Risk & Economy » Audit » Green and Bischoff set to give evidence at Lord’s Economic Affairs Committee

PEERS Green and Bischoff set to give evidence at Lord’s Economic Affairs Committee

Lord Green, the former HSBC chief who resigned as chair of TheCityUK’s advisory council over claims the bank’s Swiss subsidiary enabled tax dodging while he was in charge, will together with FRC chairman, Sir Win Bischoff, face a House of Lords Economic Affairs Committee on banking culture.

Lord Stephen Green, an ex-trade minister in David Cameron’s government, resigned his position of the influential lobby group in February this year over the fall-out from the scandal.

Green was anointed HSBC’s chief executive in 2003 before chairing the bank between 2006 and 2010. Leaked HSBC files showed its Swiss arm promoted a rouse enabling clients to avoid tax.

Tuesday’s summons will be Green’s first appearance before a parliamentary committee since he left the government.

The committee will also take evidence from City grandee, Sir Win Bischoff, the former Lloyds and Citigroup chairman.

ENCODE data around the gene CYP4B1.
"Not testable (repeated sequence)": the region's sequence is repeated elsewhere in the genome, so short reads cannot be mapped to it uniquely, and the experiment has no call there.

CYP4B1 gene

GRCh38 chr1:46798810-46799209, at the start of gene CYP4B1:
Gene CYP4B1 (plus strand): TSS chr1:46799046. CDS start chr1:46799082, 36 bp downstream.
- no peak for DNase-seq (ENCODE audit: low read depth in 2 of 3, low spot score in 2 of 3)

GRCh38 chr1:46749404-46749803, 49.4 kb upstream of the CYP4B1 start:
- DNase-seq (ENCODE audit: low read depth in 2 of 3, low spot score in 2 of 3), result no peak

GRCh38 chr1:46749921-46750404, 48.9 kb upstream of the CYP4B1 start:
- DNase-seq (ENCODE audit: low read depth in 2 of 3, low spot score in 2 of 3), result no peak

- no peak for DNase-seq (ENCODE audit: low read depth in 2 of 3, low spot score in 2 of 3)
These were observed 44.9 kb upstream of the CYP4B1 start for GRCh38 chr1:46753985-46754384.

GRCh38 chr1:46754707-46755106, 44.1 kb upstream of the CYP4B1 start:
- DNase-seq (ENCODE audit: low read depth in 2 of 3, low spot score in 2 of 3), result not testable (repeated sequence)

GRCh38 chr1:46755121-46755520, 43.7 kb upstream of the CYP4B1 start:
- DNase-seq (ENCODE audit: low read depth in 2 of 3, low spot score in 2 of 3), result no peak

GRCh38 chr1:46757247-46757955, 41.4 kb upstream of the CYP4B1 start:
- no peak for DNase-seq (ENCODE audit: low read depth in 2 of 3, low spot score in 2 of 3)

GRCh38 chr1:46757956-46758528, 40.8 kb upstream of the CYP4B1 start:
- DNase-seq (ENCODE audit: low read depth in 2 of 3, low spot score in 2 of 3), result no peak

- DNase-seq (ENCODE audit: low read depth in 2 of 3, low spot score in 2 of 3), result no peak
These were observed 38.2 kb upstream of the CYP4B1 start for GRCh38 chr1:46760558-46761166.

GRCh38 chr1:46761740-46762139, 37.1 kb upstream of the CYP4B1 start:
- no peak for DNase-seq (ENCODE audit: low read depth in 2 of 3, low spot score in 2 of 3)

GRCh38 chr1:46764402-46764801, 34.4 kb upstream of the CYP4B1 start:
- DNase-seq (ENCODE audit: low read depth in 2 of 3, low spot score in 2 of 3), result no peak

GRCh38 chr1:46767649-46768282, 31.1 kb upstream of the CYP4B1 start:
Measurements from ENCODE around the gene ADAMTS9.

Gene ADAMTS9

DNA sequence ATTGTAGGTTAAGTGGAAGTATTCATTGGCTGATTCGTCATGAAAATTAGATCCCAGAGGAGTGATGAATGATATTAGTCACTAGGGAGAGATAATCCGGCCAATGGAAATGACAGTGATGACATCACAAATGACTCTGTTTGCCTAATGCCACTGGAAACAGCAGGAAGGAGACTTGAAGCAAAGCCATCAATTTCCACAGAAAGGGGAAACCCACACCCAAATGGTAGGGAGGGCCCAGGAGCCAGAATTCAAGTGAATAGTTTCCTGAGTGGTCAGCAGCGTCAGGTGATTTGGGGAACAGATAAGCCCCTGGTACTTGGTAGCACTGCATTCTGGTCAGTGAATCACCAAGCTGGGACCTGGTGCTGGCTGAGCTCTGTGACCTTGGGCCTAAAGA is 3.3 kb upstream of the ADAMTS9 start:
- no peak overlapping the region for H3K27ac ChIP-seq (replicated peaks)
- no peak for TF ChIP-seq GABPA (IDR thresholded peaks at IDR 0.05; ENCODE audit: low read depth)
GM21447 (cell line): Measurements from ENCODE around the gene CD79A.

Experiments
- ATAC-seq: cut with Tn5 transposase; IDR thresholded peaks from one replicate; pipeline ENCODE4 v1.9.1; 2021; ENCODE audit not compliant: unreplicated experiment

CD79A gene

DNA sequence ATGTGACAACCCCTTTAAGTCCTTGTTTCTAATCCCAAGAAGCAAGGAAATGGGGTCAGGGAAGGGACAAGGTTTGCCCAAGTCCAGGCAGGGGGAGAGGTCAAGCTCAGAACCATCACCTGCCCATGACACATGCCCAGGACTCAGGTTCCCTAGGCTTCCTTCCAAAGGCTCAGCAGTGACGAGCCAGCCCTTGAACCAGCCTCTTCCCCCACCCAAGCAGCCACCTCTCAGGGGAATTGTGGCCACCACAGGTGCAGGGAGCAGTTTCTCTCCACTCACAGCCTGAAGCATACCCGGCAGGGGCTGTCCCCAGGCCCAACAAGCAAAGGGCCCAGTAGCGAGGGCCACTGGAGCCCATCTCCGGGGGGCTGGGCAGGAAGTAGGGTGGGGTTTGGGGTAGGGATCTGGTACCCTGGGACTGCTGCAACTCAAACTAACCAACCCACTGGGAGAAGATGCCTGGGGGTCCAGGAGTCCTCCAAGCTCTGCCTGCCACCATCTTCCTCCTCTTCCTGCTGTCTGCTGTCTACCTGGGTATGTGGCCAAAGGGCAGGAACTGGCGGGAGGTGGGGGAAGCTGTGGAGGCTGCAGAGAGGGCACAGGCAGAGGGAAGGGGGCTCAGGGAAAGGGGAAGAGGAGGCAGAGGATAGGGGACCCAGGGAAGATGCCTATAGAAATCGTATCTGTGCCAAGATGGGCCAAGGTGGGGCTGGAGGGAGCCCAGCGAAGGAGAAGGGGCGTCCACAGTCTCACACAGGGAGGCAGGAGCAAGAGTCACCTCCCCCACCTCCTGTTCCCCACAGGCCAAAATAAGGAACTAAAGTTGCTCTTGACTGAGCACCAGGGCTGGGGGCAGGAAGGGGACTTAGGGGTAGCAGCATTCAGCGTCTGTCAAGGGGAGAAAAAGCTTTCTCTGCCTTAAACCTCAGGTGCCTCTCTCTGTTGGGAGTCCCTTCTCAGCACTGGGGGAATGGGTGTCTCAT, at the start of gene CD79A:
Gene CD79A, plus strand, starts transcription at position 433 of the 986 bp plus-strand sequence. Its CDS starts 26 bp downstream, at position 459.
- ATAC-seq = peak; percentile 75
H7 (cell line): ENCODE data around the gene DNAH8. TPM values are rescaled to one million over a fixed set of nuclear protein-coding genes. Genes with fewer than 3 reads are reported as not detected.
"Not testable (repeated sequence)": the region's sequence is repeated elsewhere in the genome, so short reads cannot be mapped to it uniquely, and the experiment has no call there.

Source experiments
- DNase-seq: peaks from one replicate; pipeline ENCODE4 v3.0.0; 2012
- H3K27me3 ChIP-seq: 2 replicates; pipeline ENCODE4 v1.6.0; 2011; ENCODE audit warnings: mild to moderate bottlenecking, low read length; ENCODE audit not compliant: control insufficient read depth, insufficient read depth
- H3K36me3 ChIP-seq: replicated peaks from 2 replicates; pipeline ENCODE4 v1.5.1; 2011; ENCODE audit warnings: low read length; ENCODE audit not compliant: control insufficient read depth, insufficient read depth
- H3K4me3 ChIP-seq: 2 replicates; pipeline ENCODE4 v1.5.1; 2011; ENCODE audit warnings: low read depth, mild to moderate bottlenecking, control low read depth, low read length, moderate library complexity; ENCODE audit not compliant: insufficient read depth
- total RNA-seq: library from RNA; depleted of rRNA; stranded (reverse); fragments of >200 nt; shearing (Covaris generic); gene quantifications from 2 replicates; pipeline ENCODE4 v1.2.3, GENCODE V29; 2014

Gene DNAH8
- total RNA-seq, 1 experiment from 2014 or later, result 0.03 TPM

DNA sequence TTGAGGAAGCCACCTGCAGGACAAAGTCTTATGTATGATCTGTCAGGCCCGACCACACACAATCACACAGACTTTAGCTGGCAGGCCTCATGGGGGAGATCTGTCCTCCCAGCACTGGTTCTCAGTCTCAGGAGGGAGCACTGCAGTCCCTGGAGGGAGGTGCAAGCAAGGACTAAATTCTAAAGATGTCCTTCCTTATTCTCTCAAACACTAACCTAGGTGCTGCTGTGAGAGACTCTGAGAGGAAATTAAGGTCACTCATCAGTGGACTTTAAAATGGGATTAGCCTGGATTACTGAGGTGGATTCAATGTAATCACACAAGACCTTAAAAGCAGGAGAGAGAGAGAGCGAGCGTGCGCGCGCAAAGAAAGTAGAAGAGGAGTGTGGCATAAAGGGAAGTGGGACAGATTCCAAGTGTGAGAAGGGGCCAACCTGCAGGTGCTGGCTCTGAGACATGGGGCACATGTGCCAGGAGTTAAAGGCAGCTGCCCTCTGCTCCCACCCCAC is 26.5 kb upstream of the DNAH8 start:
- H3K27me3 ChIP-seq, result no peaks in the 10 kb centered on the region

The session is set to cover a wide range of issues around banking culture including the activities of HSBC’s Swiss and Mexican operations and whether they took anti-money laundering rules seriously and the increasing ratio of CEO pay to the average worker’s pay.

Other core areas include whether global banks are too large and complex to manage and whether the move from enormous bonuses to banker’s remuneration derived from fixed pay is cause for concern.

After some four decades at Schroeders and Citi, Sir Win became Lloyds’ chairman in 2009, manouevering the publicly-owned bank back into the black.

The Anglo-German financier – who began his banking career at Chase Manhattan in 1962, before rising to chief executive and then chairman of Schroders, after a spell heading up its Asian operations in Hong Kong during the early 1970s.

As well as chairing the accounting and auditing watchdog, septugenarian Sir Win currently heads up the board at JP Morgan’s $15bn (£9.7bn) European operations.